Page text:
In Charles Dickens’s A Christmas Carol, Ebenezer Scrooge is lead by the Ghost of Christmas Future to a cemetery and forced to look upon his own gravestone. The inscription had only his name, and yet it was a symbol of terror and despair for Scrooge, the physical manifestation of a life misspent.
Suppose for a moment that you and I were to take a similar trip to the future and look down at your gravestone. What do you imagine the epitaph might read? Will we find words that hail you as victorious and reflect your value to your community?
- “Here lies a noble father, faithful friend, and beloved companion.”
- “Here lies a woman who tirelessly gave of herself to help those less fortunate so that their suffering might be eased.”
- “Here lies one who treated this life as a gift and lived each moment to the fullest.”
Or will the words be laced with mediocrity?
- “Here lies the body of Bill Jones. He lived. He died.”
- “Here lies the body of Samantha Crawford. We, who were called her friends, didn’t know her passions, abilities, or dreams, if indeed she possessed any at all.”
- “Here lies Edward Martin who worked as little as possible, doing the least he could while still drawing a paycheck. He cared for few, liked less, and helped none.”
How will your gravestone read? You might say that it won’t matter to you after you’re gone, but fortunately, I am asking while you are still alive. So, what would yours say?
Maybe that’s too morbid of an exercise for you, so let me ask you in another way. Let’s say Time magazine has decided that this year they are selecting their Person of the Year from 100 randomly selected individuals. Your name has been chosen, and a public relations representative has contacted you to create a one-sheet summation of your life.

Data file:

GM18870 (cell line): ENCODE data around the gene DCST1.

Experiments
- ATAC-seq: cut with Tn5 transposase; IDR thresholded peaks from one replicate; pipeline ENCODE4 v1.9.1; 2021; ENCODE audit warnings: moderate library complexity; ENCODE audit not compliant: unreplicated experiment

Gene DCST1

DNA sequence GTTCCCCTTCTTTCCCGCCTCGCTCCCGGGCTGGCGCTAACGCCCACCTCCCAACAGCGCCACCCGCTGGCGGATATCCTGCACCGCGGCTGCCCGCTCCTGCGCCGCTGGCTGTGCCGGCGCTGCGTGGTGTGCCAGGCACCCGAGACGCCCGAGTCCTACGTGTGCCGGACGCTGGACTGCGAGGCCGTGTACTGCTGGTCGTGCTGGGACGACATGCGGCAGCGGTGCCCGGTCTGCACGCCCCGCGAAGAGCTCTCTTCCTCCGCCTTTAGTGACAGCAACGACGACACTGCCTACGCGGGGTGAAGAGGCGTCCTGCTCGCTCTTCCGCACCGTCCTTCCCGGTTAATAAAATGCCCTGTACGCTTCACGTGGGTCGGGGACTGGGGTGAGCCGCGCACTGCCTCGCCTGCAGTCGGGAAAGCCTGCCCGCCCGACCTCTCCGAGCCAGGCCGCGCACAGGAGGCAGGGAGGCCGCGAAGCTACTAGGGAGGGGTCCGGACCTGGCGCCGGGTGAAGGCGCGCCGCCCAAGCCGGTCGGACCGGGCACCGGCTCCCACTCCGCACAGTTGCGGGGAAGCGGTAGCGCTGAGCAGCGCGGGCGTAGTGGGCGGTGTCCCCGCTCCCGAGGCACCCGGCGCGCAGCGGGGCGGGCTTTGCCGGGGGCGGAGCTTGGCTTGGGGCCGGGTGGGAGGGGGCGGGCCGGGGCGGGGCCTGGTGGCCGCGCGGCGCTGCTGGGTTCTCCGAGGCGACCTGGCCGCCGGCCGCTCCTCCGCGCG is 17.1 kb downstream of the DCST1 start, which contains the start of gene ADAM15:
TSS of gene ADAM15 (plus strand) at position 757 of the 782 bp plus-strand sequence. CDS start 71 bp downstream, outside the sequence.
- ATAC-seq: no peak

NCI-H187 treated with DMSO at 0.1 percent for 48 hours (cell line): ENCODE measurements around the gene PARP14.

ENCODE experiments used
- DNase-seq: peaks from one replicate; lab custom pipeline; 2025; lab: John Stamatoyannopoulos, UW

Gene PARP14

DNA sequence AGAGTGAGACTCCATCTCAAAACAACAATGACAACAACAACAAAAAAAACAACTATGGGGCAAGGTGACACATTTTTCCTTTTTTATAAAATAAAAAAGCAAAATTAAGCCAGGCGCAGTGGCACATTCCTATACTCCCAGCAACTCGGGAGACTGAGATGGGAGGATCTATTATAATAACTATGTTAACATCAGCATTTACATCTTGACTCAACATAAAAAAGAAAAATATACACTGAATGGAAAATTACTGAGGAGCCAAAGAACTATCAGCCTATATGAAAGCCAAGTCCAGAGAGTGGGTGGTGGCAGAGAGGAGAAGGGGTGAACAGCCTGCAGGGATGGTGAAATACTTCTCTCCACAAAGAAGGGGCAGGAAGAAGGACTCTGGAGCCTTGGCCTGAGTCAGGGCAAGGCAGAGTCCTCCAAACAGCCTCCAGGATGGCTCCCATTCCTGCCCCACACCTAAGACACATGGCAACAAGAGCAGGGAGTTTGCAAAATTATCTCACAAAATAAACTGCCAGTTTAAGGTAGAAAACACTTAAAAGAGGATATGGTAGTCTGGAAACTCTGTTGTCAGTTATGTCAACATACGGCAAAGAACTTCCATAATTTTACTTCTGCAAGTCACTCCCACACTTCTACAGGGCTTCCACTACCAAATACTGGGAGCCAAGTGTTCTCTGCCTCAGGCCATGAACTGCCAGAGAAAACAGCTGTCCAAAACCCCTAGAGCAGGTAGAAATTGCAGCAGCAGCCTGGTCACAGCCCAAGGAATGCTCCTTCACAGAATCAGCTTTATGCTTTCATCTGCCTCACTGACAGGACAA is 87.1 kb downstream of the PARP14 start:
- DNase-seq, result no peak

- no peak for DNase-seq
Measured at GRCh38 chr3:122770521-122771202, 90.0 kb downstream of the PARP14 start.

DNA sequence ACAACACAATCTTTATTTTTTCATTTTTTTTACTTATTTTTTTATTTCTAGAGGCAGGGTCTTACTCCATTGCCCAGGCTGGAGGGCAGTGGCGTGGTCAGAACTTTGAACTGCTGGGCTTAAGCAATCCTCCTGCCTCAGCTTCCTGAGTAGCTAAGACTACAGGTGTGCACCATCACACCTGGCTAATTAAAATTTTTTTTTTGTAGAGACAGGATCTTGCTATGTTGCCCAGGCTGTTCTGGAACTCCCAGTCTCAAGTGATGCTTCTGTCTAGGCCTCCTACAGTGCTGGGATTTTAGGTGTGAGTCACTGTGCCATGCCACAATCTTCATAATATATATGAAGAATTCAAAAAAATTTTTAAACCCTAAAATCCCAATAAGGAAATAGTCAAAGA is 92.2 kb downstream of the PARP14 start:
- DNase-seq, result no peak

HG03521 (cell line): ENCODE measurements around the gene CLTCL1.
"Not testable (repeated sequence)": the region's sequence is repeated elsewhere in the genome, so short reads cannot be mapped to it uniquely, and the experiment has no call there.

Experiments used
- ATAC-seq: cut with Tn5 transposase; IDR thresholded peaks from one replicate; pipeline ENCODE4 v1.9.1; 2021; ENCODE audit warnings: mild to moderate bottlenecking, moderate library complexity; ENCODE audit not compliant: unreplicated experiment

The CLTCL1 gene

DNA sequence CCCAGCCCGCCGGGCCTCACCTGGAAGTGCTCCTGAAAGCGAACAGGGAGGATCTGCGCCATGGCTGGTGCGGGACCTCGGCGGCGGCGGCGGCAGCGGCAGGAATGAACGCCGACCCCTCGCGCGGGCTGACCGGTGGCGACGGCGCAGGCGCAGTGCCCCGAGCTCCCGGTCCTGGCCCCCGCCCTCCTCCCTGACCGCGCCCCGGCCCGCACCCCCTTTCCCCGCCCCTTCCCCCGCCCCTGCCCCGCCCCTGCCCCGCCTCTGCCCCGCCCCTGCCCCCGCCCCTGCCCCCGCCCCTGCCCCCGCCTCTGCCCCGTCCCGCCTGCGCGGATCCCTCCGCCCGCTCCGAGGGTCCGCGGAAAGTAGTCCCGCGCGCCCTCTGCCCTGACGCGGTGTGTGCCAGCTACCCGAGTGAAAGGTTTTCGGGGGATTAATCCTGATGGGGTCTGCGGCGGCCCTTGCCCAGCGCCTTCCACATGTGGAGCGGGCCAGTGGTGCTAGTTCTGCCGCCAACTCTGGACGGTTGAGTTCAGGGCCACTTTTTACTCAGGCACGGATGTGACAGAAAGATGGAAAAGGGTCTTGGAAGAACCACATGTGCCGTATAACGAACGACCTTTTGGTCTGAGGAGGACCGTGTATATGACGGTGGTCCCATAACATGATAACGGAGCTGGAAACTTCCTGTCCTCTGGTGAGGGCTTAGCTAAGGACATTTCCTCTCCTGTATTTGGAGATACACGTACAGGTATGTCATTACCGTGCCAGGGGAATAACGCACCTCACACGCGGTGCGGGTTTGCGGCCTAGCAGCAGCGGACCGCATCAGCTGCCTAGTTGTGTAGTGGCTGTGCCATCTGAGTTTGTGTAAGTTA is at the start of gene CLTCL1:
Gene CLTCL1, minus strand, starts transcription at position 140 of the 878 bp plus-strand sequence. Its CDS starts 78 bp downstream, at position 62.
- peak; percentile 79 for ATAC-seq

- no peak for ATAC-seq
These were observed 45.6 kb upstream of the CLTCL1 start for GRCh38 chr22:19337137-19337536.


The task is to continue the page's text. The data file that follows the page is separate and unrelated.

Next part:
What kind of picture of your life would emerge? Would the PR rep come away with a picture of a vibrant, energized individual who is contributing to his workplace, family, and community in a meaningful and passionate way? Or will the piece read something like a grocery list?
He goes to work each day, does a little bit, and then clocks out and goes to lunch. He punches back in, works a bit more, and then goes home for the day where he’ll eat supper and then watch television for the rest of the night. The next day he will get up and do the exact same thing. His work is adequate but uninspired. His relationships are taken for granted, and his health is abused with bad habits and a poor lifestyle.
Nobody I know would want those words used to describe them. No one wants to be defined as mediocre. If success is defined as fulfilling one’s potential, then you must endeavor to be your best if you are to be successful.
Today, will you choose to just get by doing the least and being the least that you are capable of being, or will you choose to deliver your best to those with whom you live and work?
© 2016 Charles Marshall. Charles Marshall is a nationally known humorous motivational speaker and author. Visit his Web site at www.CharlesMarshall.net or contact him via e-mail at email@example.com.